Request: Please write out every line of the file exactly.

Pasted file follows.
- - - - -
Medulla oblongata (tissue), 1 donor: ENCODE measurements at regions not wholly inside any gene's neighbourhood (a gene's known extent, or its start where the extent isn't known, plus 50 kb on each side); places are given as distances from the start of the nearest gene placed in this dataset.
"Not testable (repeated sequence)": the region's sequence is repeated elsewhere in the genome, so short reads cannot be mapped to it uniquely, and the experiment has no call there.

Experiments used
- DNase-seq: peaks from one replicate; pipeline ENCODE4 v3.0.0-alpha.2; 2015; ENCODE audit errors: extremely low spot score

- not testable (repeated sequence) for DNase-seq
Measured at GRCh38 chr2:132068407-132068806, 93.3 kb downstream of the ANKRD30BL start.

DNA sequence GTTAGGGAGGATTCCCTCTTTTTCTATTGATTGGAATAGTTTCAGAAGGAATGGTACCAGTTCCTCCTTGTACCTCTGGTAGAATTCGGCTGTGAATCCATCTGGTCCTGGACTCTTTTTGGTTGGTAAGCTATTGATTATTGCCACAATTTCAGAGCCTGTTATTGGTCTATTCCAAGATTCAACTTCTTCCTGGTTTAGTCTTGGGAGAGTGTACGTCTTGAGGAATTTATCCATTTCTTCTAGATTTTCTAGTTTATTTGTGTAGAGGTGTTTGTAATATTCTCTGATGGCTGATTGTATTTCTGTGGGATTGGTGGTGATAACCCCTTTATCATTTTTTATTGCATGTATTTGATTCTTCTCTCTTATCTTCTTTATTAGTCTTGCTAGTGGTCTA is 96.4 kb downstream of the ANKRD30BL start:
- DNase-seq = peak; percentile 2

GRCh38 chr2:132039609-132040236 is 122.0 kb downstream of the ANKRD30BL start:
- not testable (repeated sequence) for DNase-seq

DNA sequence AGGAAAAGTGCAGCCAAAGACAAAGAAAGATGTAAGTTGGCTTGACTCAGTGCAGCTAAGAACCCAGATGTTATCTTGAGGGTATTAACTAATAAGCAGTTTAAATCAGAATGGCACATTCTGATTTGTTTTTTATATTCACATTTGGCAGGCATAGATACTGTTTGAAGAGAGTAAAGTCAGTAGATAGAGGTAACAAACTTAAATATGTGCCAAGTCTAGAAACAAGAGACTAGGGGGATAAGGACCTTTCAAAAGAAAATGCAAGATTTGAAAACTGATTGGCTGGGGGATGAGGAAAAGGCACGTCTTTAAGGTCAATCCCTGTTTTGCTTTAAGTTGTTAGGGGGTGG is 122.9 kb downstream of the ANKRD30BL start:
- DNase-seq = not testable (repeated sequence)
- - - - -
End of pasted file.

Medulla oblongata (tissue), 1 donor: ENCODE measurements at regions not wholly inside any gene's neighbourhood (a gene's known extent, or its start where the extent isn't known, plus 50 kb on each side); places are given as distances from the start of the nearest gene placed in this dataset.
"Not testable (repeated sequence)": the region's sequence is repeated elsewhere in the genome, so short reads cannot be mapped to it uniquely, and the experiment has no call there.

Experiments used
- DNase-seq: peaks from one replicate; pipeline ENCODE4 v3.0.0-alpha.2; 2015; ENCODE audit errors: extremely low spot score

- not testable (repeated sequence) for DNase-seq
Measured at GRCh38 chr2:132068407-132068806, 93.3 kb downstream of the ANKRD30BL start.

DNA sequence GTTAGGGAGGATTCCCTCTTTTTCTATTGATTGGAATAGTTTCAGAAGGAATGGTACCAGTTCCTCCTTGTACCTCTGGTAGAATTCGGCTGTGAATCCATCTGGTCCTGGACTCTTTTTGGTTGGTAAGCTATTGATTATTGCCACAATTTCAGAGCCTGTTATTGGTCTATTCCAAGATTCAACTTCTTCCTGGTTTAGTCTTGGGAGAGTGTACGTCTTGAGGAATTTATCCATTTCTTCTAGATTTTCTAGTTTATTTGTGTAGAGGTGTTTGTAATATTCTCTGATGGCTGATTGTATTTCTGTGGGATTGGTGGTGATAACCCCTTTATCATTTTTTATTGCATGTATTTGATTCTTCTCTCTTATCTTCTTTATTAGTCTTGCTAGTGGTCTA is 96.4 kb downstream of the ANKRD30BL start:
- DNase-seq = peak; percentile 2

GRCh38 chr2:132039609-132040236 is 122.0 kb downstream of the ANKRD30BL start:
- not testable (repeated sequence) for DNase-seq

DNA sequence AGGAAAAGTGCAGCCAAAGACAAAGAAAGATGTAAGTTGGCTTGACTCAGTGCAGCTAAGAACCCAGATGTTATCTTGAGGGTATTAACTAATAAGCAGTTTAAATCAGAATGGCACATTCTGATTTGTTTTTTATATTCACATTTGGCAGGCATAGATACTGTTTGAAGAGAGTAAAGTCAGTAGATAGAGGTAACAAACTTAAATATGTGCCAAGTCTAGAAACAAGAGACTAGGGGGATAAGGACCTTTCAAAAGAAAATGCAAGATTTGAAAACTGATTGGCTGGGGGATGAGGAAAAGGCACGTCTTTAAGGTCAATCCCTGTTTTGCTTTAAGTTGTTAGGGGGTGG is 122.9 kb downstream of the ANKRD30BL start:
- DNase-seq = not testable (repeated sequence)